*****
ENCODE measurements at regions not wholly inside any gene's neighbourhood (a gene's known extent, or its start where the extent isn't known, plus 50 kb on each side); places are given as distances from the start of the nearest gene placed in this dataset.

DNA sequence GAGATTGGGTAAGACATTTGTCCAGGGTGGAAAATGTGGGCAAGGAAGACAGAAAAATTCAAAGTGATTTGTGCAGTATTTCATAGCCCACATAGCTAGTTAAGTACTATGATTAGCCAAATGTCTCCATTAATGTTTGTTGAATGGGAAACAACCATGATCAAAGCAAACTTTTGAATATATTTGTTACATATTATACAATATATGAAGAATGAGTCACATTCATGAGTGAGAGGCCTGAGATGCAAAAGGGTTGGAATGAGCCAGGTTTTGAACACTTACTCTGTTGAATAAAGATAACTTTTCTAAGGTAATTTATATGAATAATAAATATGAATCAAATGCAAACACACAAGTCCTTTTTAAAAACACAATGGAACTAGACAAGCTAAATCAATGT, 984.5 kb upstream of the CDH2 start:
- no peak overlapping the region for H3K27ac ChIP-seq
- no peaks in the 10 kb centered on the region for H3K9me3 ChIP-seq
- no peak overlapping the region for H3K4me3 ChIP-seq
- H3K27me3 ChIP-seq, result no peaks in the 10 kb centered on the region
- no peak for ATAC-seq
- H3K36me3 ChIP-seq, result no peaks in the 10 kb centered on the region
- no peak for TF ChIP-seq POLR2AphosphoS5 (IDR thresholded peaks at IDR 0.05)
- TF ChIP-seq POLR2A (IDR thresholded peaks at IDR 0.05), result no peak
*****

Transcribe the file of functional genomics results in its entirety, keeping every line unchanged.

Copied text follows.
ENCODE measurements at regions not wholly inside any gene's neighbourhood (a gene's known extent, or its start where the extent isn't known, plus 50 kb on each side); places are given as distances from the start of the nearest gene placed in this dataset.

DNA sequence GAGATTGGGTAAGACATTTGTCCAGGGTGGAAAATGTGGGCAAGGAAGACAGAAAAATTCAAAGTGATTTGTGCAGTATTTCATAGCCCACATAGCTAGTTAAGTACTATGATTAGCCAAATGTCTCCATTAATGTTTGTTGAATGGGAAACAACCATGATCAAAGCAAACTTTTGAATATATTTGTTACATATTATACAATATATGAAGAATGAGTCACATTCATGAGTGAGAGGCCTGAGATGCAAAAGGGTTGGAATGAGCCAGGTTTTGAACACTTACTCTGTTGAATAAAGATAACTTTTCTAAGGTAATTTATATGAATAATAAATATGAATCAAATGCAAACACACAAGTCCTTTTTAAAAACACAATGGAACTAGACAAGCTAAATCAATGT, 984.5 kb upstream of the CDH2 start:
- no peak overlapping the region for H3K27ac ChIP-seq
- no peaks in the 10 kb centered on the region for H3K9me3 ChIP-seq
- no peak overlapping the region for H3K4me3 ChIP-seq
- H3K27me3 ChIP-seq, result no peaks in the 10 kb centered on the region
- no peak for ATAC-seq
- H3K36me3 ChIP-seq, result no peaks in the 10 kb centered on the region
- no peak for TF ChIP-seq POLR2AphosphoS5 (IDR thresholded peaks at IDR 0.05)
- TF ChIP-seq POLR2A (IDR thresholded peaks at IDR 0.05), result no peak